RECORDING OF THE MONTH
Gustav MAHLER (1860-1911)
Symphony No. 8 [80:15]
Christine Brewer, Camilla Nylund, Maria Espada (sopranos)
Stephanie Blythe (mezzo)
Mihoko Fujimura (alto)
Robert Dean Smith (tenor)
Tommi Hakala (baritone)
Stefan Kocán (bass)
Netherlands Radio Choir, State Choir “Latvija”, Bavarian Radio Choir, National Boys Choir, National Children’s Choir
Royal Concertgebouw Orchestra/Mariss Jansons
rec. live, Amsterdam Concertgebouw, 4, 6 March 2011
Bonus: Blu-Ray film of the performance
RCO LIVE RCO13002 SACD [80:15]
The Concertgebouw’s Mahler set - is it going to be a cycle? - continues with this splendid version of the Eighth. It’s thrilling, one of the finest, and its crowning glory is the stellar playing of the orchestral musicians. What a wonderful team they are. Their heritage in Mahler is close to unparalleled and with a conductor of Jansons’ pedigree at their helm things can hardly go wrong. There is a glorious sheen on the string sound, with brass of incomparable richness and depth. They are incredible - and incredibly clear - in the climaxes; the earth-shaking ending of Part One is thrilling. Perhaps they come into their own during the long introduction to the second part, with plangent winds over shimmering strings, giving way to low brass and contrabassoon that have all the solidity of a cornerstone. The outburst at 5:40 (track 7) has the drama and pace of an operatic recitative and I loved the way Jansons takes the phrase, later to return as the chorus of the younger angels, at 8:02, slow and serious but still with the tiniest hint of the playfulness that will characterise it when it returns. The frequent solos are also outstanding, such as the violin and viola at the start of Uns bleibt ein Erdenrest in the second part, or the crisp brightness of the percussion throughout. As I said of them when they did Mahler’s Ninth Symphony as part of the 2013 Edinburgh Festival, they’re also not afraid to make an ugly sound when required; listen to how earthy the bells sound in the first movement. In their hands the colours of this vast canvas stick out more strikingly than in any other interpretation I’ve come across in a long time.
Jansons’ pacing of the score is brilliant throughout. The second part builds with momentous inevitability towards its final chorus, but Jansons gives each theme special attention on its first appearance so as to point up what it is going to become when it returns and is transformed into something grander, a skill which reveals him as a true musical architect. He isn’t ashamed to embrace the slightly kitsch elements of Mahler’s score, either: the first appearance of the Mater Gloriosa’s theme on the violins and harmonium (at the beginning of track 13), for example, has both a classy shimmer and a healthy helping of schmaltz, and the children at Gloria Patri Domino are a wonderful combination of a choir of angels with a football crowd. The best thing about his performance, though, is the stunning sense of security that he seems to inspire in all of his performers and, consequently, in the listener. You get this right from the opening wave of Part One which sounds unusually tight and homogeneous, clearly the result of some very careful crafting with no loose edges or issues. It is this sense of certainty, the conviction that nothing can go wrong, that gives the work its remarkably compelling sense of propulsion right from beginning to end.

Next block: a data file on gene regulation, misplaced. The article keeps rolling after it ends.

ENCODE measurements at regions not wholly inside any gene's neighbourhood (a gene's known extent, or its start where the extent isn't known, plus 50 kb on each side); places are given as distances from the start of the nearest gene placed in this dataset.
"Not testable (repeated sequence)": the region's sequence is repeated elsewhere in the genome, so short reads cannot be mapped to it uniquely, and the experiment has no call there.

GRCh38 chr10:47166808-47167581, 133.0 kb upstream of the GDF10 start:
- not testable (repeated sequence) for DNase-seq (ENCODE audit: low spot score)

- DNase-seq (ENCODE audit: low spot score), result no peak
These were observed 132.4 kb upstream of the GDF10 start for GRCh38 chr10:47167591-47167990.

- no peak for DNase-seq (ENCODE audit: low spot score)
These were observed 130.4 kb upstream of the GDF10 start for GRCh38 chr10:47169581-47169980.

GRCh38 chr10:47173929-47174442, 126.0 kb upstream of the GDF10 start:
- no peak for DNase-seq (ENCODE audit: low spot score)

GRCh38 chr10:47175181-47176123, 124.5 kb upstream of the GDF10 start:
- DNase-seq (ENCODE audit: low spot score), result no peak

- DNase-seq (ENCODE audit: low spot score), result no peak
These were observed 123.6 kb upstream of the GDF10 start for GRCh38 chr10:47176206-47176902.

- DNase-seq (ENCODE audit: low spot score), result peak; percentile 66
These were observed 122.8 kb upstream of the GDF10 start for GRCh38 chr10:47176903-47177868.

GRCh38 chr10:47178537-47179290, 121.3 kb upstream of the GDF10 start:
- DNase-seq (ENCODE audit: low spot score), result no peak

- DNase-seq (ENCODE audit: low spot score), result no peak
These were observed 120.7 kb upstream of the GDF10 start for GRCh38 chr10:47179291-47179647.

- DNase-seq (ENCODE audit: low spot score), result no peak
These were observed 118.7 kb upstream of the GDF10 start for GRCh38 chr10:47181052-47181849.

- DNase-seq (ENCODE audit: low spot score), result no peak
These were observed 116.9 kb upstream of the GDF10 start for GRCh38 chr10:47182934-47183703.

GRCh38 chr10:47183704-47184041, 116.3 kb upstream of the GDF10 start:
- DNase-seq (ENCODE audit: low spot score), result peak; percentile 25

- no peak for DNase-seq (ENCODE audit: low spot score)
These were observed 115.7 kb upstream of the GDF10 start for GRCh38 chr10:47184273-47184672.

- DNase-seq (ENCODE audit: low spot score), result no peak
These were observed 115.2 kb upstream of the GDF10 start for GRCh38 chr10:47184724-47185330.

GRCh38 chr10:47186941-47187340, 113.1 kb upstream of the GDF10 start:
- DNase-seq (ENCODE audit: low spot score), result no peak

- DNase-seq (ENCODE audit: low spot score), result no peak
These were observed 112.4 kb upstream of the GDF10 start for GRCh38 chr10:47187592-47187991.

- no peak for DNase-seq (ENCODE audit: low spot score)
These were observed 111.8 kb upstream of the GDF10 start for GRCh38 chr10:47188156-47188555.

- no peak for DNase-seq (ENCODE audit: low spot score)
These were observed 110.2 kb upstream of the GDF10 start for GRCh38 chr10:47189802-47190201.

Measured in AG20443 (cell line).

The singing of the - many - choirs is impeccable throughout, and the soloists are a dream team too. Christine Brewer and Camilla Nylund make a majestic, creamy pair of lead sopranos, and Maria Espada gleams as the Mater Gloriosa. Stephanie Blythe is solid, but Mihoko Fujimura is remarkable in her dark tone. Robert Dean Smith sings with an almost religious sense of conviction in the second part, and it is only the slightly gravelly, unfocused basses that are less than ideal.
A particular plaudit should also go to the RCO Live engineers. They give us recorded sound that is quite exceptional, and I was listening only in 2.0 stereo: the SACD must be breathtaking. Giving the listener such total confidence in the technical side of things means that you are free to revel in the quality of the performance, which is astoundingly good. I don’t think I’ve ever heard a Mahler 8 where so much is so clearly audible, and for that we owe them a big debt of thanks.
Every library needs to have Solti’s Mahler 8 in it, and of more recent versions Rattle’s is still my favourite, but Jansons runs it pretty close, and it is a joy to have it. Another joy is that a bonus disc gives you a film of the performance too, so you can have even more fun watching it as well as listening.
Jansons' Mahler 8 is a joy to have.
Masterwork Index: Mahler 8
See also review by John Quinn - July 2013 Recording of the Month (with DVD bonus disc)
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